Have Enough to Retire (Early)? 10 Steps to Make Sure

Will you have enough to money to retire (early or otherwise)? Achieving financial independence requires many key elements to be in place and special consideration if you plan to retire early. You need a plan: what will you do? What will you spend? Where will it come from?

In this episode, Eric and Jason discuss a recent blog post by Fritz @ The Retirement Manifesto where he discusses the “10 Steps to Make Sure You Have Enough Money to Retire”. We cover how we’ve been designing our “dream retirement”, how we track current expenses and project future spend, how Jason is drawing down assets and Eric’s evolving plan to use “the bucket strategy”, and much more.


Show Notes

10 Steps to Make Sure You Have Enough Money to Retire – This is The Retirement Manifesto blog post that inspired our episode. Be sure to visit Fritz’ website for this article, as well as all the associated tools we mentioned in the show. We also highly recommend his three-part series on The Bucket Strategy, which we referred to in the episode.

Social Security is an important aspect to consider in most US retirement income plans. This link will take you to calculators that you can use to estimate your retirement benefits. SSA Tools is another useful site, one in which where you can copy/paste your SSA.gov data and use “…clear interactive visuals that let the user investigate how different choices might affect their overall benefit.” It’s a really good tool for modeling different scenarios.

New Retirement.com – More and more people on Reddit seem to be discussing this comprehensive retirement planning suite. They have a very full-featured free offering as well as a modestly priced paid version (free trial here + $10 off if you choose to extend!) with a host of really nice features, as well as consulting services. There’s a very active Facebook community as well.

Financial Order of Operations (Money Guy Show) – is a really great resource that “outlines the 9 steps anyone can take to build wealth and reach financial abundance.” We recommend downloading a copy and having a look at the associated episodes on their YouTube channel too. This is an essential tool to ensure your personal financial habits are supporting your FIRE goals.

You Need a Budget (YNAB) – By our observation, there is no budgeting tool more widely discussed, nor with a user base so passionate than YNAB. If manual spreadsheets aren’t your thing, or you’ve struggled with budgeting, look no further. YNAB has a free 34-day trial and the subsequent annual fee readily pays for itself. (affiliate link – a free month for each of us if you sign up!)


You can find information on the tools we mention in each episode along with additional information in the Resources section of this site.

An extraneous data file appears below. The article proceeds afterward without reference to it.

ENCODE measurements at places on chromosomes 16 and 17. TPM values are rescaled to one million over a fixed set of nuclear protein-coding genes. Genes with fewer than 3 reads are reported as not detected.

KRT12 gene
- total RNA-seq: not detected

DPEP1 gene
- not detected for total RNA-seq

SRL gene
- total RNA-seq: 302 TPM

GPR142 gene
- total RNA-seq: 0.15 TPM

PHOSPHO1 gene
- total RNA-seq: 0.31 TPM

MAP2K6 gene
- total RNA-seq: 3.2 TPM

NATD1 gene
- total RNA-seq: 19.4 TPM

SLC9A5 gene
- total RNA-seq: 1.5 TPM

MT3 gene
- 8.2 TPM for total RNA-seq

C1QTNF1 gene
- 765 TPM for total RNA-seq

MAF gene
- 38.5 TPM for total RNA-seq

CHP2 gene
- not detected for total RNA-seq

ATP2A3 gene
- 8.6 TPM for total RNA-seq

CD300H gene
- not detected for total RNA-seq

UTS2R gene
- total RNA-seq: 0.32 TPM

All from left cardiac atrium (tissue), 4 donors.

Healthcare is my Second Highest Cost in Early Retirement

Health insurance may not be top of mind in early retirement when you’re young and healthy, but it should be. In the US, healthcare costs are a significant line item in our budget. To help us decode what you need to know, we’ve invited a retirement benefits expert to answer our questions through the lens of those seeking financial independence and early retirement.

To protect against astronomical expenses resulting from unexpected medical issues it’s prudent to carry insurance and if you’re retiring before 65 (when Medicare kicks in) you’ll be responsible for covering those costs. What do you need to consider? What ARE the costs involved? What insurance shouldn’t you purchase? Are there other options for coverage? What about long term care insurance? These are just a few of the topics we cover in this hour-long episode.

Our sincere thanks to Amy Manning for sharing her time, knowledge and expertise with us!


Show Notes

In this episode we mentioned a number of useful resources primarily for US residents seeking healthcare that we’d like to share with you. Note that many apply whether you are on a FIRE path or traditional retirement age.

COBRA is an important bridge strategy for health insurance for many people in the US, just as it was for Jason. The linked page is a great starting point and points to a variety of other sources that you will find helpful. Please note that some states have additional information available, and may even have further extension coverage offered beyond the federal requirements. As one tip – the best time to research COBRA is before leaving your employer. Your HR benefits partner or healthcare plan administrator is an ideal starting point to gather more information about your company’s plan and coverage options.

Healthcare.gov is the best starting point when it comes to information about Affordable care Act (ACA or “Obamacare”) plans. In many cases, you will be directed to a state-run plan with its own website, but this is not always the case. Presently, a number of states have federally-run, state-federal partnership, or federally-supported plans. Where there isn’t a state exchange, you’ll see options and apply for coverage directly from healthcare.gov.

ACA plan subsidies are a topic worth a deeper dive than our time allowed in this episode. Many on a FIRE path plan on having incomes well within the limits where cost-reducing subsidies apply. Typically, as long as your household income is below 400% of the Federal Poverty Limit (FPL), these apply. When you investigate ACA coverage options, information will be provided on your eligibility for these based on the income information you supply. Importantly, in 2021 and 2022, provisions of the American Rescue Plan (ARP) legislation made further improvements to eligibility, eliminating so-called “subsidy cliffs”.